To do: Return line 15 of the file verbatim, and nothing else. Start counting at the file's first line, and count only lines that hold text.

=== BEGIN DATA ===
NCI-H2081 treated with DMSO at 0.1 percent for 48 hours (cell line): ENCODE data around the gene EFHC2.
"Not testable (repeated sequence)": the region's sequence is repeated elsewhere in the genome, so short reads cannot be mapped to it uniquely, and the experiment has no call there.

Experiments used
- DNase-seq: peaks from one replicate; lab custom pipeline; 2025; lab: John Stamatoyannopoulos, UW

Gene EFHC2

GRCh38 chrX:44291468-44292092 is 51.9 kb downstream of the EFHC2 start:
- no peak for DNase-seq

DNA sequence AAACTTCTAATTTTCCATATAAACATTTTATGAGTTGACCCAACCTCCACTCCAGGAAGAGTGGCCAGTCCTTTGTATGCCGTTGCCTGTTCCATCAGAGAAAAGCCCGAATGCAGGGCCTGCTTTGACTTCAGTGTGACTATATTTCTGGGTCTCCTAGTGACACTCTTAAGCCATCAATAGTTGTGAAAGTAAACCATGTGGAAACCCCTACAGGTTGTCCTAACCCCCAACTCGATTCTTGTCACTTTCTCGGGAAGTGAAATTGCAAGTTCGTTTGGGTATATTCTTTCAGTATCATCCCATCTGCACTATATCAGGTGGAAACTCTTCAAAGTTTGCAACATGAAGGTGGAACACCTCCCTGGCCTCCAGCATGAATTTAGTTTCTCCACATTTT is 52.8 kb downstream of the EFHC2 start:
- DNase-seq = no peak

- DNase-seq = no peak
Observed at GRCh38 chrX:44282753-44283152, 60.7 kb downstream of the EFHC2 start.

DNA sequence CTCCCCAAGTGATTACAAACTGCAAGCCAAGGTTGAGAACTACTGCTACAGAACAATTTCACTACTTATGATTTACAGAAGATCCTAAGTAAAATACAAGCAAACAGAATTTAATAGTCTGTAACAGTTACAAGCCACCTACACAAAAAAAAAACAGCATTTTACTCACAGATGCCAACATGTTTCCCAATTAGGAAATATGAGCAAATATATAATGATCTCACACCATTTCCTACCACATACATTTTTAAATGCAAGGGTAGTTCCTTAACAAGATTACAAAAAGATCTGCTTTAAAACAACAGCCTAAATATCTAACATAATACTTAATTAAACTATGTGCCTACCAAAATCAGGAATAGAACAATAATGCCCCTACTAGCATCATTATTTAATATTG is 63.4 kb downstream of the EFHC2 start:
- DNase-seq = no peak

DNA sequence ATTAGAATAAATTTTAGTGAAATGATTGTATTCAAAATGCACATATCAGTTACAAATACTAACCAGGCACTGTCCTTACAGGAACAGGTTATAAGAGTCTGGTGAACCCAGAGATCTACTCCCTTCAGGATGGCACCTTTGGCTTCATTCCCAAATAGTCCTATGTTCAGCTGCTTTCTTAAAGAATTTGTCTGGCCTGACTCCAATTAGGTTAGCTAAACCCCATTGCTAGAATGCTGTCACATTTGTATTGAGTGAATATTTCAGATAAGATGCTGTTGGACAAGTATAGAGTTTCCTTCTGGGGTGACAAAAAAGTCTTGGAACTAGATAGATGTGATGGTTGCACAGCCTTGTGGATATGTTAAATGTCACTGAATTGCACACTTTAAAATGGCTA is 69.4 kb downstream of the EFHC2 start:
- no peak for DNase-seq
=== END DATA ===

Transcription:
- no peak for DNase-seq